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Modi Sarkar is Realising That It's Risky to Subordinate Diplomacy to Politics

The US red-flagged the income tax notices to the Congress party after which the IT Department suddenly went soft.

4 min read
Hindi Female

It is always risky to subordinate diplomacy to politics. But the Modi government seems to have thrown caution to the winds in the frantic scramble to meet its target of winning 400 seats for the National Democratic Alliance (NDA).

Its sledgehammer tactics against the Opposition have landed it in a diplomatic pickle with the United States (US), Germany, and the Office of the United Nations (UN) Secretary-General.

And now, it’s skating on thin ice with Sri Lanka by raking up the transfer of the Katchatheevu Island to that country 50 years ago. Evidently, it feels that this piece of history is a hot-button issue in Tamil Nadu and could be the straw that broke the camel’s (in this case, the DMK [Dravida Munnetra Kazhagam]-Congress alliance) back.

Let’s join some dots to understand how established rules of statecraft are unravelling in the cacophony of a long summer poll campaign.


Arvind Kejriwal's Arrest; Tax Notices to the Congress Party

A week ago, first Germany, then the US State Department and finally the UN Secretary-General expressed concern over Delhi Chief Minister Arvind Kejriwal’s arrest after the election process had begun.

Predictably, India reacted as if it had been stung by a bee. The envoys of Germany and the US were summoned and if the Ministry of External Affairs spokesperson is to be believed, they were given a dressing down for "unwarranted interference in India’s internal affairs."

Germany changed its tune but the next day, the US reiterated its call for a fair, transparent and timely legal process. And then came a second hit. It red-flagged the income tax notices to the Congress party and the freezing of the party’s accounts on election eve.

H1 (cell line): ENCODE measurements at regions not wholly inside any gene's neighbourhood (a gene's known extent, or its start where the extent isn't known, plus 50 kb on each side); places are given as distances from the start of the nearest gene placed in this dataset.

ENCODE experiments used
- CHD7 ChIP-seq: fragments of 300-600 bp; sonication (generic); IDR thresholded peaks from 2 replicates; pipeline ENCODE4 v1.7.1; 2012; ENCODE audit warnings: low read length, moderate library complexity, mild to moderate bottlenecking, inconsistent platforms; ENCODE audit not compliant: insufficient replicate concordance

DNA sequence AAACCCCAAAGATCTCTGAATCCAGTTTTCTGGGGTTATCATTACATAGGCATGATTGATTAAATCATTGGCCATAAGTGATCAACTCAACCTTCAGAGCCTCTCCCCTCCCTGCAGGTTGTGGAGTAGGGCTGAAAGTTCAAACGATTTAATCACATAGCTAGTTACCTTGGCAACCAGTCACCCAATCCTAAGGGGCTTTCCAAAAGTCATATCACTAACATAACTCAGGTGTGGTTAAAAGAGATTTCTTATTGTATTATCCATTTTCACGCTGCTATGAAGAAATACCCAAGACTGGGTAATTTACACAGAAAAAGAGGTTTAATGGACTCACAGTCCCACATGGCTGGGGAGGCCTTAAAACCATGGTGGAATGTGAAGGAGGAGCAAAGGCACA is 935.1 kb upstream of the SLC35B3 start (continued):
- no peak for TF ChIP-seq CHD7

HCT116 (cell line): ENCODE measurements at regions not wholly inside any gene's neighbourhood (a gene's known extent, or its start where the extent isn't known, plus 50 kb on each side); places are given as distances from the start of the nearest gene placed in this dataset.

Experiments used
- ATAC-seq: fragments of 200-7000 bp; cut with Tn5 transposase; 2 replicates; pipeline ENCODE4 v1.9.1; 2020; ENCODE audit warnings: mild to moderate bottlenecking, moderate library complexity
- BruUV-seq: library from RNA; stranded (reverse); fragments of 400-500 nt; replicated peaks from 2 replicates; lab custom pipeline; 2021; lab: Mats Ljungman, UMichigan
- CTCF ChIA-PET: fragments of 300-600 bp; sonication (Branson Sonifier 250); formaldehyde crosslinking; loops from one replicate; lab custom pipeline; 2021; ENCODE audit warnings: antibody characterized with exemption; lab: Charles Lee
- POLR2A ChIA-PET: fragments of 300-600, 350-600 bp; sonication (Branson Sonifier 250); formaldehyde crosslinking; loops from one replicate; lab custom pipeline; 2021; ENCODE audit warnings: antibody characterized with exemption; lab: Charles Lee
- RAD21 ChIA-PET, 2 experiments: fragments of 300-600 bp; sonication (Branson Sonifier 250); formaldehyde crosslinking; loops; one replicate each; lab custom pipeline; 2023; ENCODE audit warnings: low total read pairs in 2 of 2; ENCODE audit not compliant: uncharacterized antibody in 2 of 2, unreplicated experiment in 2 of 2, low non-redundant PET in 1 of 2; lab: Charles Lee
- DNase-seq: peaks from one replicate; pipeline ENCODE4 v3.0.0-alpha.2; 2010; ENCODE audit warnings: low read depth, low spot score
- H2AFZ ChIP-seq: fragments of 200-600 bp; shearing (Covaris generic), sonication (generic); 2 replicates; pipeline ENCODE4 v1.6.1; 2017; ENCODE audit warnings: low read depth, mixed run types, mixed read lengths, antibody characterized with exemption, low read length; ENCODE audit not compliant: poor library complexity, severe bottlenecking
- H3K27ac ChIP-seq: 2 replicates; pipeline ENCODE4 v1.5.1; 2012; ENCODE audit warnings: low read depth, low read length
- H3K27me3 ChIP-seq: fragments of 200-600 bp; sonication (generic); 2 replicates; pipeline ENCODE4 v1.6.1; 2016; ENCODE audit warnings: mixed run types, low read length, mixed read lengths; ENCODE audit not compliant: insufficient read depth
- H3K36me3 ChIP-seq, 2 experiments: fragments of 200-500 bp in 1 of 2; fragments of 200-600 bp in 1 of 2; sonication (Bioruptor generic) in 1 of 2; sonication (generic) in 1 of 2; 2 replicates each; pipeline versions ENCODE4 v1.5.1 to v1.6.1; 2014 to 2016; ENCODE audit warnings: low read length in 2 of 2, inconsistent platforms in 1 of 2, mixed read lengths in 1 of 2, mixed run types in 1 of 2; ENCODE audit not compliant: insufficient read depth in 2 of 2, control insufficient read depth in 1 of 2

The rap on its knuckles from the West sent the Modi government into damage-control mode. All of a sudden, the Income Tax Department went soft and told the Supreme Court that "no coercive steps" would be taken against the Congress party on the tax demand for Rs 3,500 crores "in light of the impending polls." There was no word on what would happen after the elections.

It was a clumsy attempt at diplomatic tightrope walking: a lollipop for the US by holding back on immediate action against the main Opposition party, and a laddoo for the bhakts by keeping the Damocles sword hanging over the Congress party.

Kejriwal’s fate remains unclear despite international pressure. There was some respite after he got shifted from the custody of the Enforcement Directorate to Tihar Jail with special facilities in view of his health issues. Sanjay Singh (another senior AAP leader) was released on bail yesterday.

Reports emanating from the Election Commission suggest that the poll body is looking for ways to bail out the government and help it counter the growing international perception that investigative agencies have been unleashed against Opposition leaders to skew the Lok Sabha battle in favour of the Bharatiya Janata Party (BJP).

One suggestion under consideration is to restrain these agencies for the duration of the elections. International opprobrium hurts, especially when Modi is hoping to stride the world as a global player after a successful G-20 Summit in New Delhi and renewed activity to play peacemaker between Ukraine and Russia.